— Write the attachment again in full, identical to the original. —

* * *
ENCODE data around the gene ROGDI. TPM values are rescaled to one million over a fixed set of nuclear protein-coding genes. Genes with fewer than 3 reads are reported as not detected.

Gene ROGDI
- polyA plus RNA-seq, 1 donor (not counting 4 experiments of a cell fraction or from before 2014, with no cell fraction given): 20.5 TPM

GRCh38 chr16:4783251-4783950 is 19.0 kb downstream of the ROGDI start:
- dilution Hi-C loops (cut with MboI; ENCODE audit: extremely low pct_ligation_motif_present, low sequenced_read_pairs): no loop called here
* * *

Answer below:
ENCODE data around the gene ROGDI. TPM values are rescaled to one million over a fixed set of nuclear protein-coding genes. Genes with fewer than 3 reads are reported as not detected.

Gene ROGDI
- polyA plus RNA-seq, 1 donor (not counting 4 experiments of a cell fraction or from before 2014, with no cell fraction given): 20.5 TPM

GRCh38 chr16:4783251-4783950 is 19.0 kb downstream of the ROGDI start:
- dilution Hi-C loops (cut with MboI; ENCODE audit: extremely low pct_ligation_motif_present, low sequenced_read_pairs): no loop called here